Returning to the roots
It all started with high-flying dreams of an international life, but in the end their true dreams were realised in the soil of a small village in Northern Savonia.
That’s one way of summing up the journey that Arnevi Rautanen and Juha Utriainen have taken since they started their university studies in the Finnish capital region, where Rautanen studied economics and Utriainen majored in engineering. After several stints abroad, the couple find themselves in the Torstila Manor in the village of Joroinen in Eastern Finland, where they have been farming for the past six years. They grow organic oat and rapeseed on 230 hectares of land. For a family with three children, living in the countryside has been almost entirely positive.
‘The values that brought us to our new home have only grown stronger while living here,’ says Rautanen.
Nowadays, the things the couple holds dear are realised in both their work and their leisure. Twenty years ago, things were different. Back then, two young students felt a conflict brewing between their dreams and reality.
From Paris to Joroinen
Arnevi Rautanen wasn’t supposed to end up in the countryside. She spent part of her childhood outside of her native Finland and dreamed of living abroad. A year in Hong Kong as an exchange student in her teens increased her interest in international issues, and she chose to major in economic geography at the Helsinki School of Economics (now part of Aalto University), focusing on Southeast Asia.
‘During the first few years, I was quite active in my studies and in student activities, living a happy student life. Towards the end of my university experience, I kept busy with a job and participated in a student exchange programme in Taiwan.’
Rautanen envisioned ‘a future fit for a business major.’ She wanted a global career — and she got one. She worked at Nissan for eight years, spending the last two in Paris. Her next step might have been Japan, but Rautanen wanted to return to Finland. She had started to question the direction her career was taking.
‘The business world was characterised by callousness, ruthless competition and materialism, which conflicted with my own values.’
Rautanen had often spent her holidays at her family’s farm in Joroinen. Her cousins lived in the Torstila Manor, which had been in the family’s possession since the 1870s. She had warm memories of playing at the farm as a child, going swimming and riding her bike to fetch fresh milk with her aunt. Rautanen found herself wanting to help at the farm.
‘One spring, I had three weeks of holiday and came to Joroinen to do farm work, but it came to nothing because it rained the whole time,’ Rautanen recalls, sitting in the main room of the manor house, built in 1894.
A high-flying first date
Beside Rautanen sits Juha Utriainen, who also is far from where he imagined his student life would take him. Utriainen studied telecommunications systems at the Helsinki University of Technology, one of Aalto’s precesseding institutions. He was determined not to become a programmer, but the job market of the early 2000s steered him towards software engineering anyway — and it turned out that he liked it. Utriainen started working while he was still studying, but that didn’t stop him from also enjoying student life.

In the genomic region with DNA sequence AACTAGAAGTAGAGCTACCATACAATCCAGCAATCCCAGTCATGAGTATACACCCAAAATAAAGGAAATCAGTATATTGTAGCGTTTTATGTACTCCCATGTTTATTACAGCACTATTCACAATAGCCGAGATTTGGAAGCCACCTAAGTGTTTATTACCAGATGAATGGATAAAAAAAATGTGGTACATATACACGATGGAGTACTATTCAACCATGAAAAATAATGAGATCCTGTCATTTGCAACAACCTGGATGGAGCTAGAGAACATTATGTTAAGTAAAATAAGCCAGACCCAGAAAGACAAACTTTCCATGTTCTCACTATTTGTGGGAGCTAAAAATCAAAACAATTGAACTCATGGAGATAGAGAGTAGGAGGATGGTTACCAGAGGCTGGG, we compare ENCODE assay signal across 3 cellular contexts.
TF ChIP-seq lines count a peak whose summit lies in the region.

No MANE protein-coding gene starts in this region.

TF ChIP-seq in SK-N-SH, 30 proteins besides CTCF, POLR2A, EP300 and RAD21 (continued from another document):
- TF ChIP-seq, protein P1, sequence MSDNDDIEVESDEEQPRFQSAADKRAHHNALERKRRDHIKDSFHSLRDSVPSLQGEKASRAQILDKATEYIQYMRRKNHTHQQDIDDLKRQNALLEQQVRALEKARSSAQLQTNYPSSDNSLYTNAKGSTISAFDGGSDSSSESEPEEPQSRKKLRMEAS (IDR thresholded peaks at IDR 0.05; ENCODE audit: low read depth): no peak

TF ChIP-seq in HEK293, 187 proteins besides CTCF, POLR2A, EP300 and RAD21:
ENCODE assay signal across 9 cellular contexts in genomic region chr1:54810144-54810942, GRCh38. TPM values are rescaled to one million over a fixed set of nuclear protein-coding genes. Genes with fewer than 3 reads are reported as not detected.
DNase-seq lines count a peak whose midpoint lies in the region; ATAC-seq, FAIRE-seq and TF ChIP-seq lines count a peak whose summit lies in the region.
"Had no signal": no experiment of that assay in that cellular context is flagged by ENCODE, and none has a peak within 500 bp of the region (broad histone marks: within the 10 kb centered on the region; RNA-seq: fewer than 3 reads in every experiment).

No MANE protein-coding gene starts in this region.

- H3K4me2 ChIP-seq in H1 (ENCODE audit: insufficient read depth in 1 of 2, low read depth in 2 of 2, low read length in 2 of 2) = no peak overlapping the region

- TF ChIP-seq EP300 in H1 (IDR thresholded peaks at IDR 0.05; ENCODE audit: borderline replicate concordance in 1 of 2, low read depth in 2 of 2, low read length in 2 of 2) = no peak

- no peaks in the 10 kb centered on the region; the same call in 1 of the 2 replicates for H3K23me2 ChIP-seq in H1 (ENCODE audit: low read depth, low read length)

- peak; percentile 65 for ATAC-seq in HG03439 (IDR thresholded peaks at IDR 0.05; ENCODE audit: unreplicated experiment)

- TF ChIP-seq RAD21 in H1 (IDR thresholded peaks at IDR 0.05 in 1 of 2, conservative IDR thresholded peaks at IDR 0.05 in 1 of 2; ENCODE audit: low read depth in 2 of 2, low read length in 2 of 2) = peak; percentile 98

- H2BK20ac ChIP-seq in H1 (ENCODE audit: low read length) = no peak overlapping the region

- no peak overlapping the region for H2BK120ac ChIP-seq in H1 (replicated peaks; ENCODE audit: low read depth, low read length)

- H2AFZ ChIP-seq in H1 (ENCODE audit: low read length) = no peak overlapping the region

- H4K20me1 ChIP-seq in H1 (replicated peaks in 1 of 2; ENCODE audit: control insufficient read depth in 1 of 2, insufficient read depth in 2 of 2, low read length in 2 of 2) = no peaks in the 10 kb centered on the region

‘The Guild of Electrical Engineering almost carried me away,’ Utriainen says laughing.
After graduating, Utriainen continued working at Accenture. He enjoyed living in Helsinki, but having grown up in the small country town of Orimattila, Utriainen dreamed of a life far away from the hustle and bustle of the city.
An encounter in the summer of 2014 led him to love, and to a chance to realise that dream. A friend asked Utriainen, an avid aviation enthusiast, whether he had ever taken a blind date to fly a plane. He had not, but being single, he was open to suggestions. The friend gave him his sister’s telephone number. A week later, Utriainen and Rautanen met at the back gate of the Helsinki-Malmi Airport.
Their first date was heavenly. Not long after they had started dating, Utriainen was ‘absolutely, completely smitten’. They had the same sense of humour and formed a strong team.
Their cooperation was soon put to the test. Rautanen’s aunt was looking for a successor for the Torstila farm. By then, her niece had already done some serious thinking about turning her life around. After dating for only six months, Rautanen told Utriainen that she would soon own a farm in Joroinen.
‘I would have moved here even without Juha. I have no idea what my life and work here would have looked like in that case,’ she says.
She didn’t have to consider that, because Utriainen knew he would join her. The decision became certain when Utriainen — who likes to hunt — visited Torstila for the first time in early 2015 and saw deer sauntering in the fields and the surrounding landscape at its spring best.
Education eased the career change
Taking over the family farm is a long and complicated affair. The couple’s educational background helped them in the process and in planning their future.
‘We knew how to write a business plan, do the related calculations and test different production line scenarios,’ Rautanen says.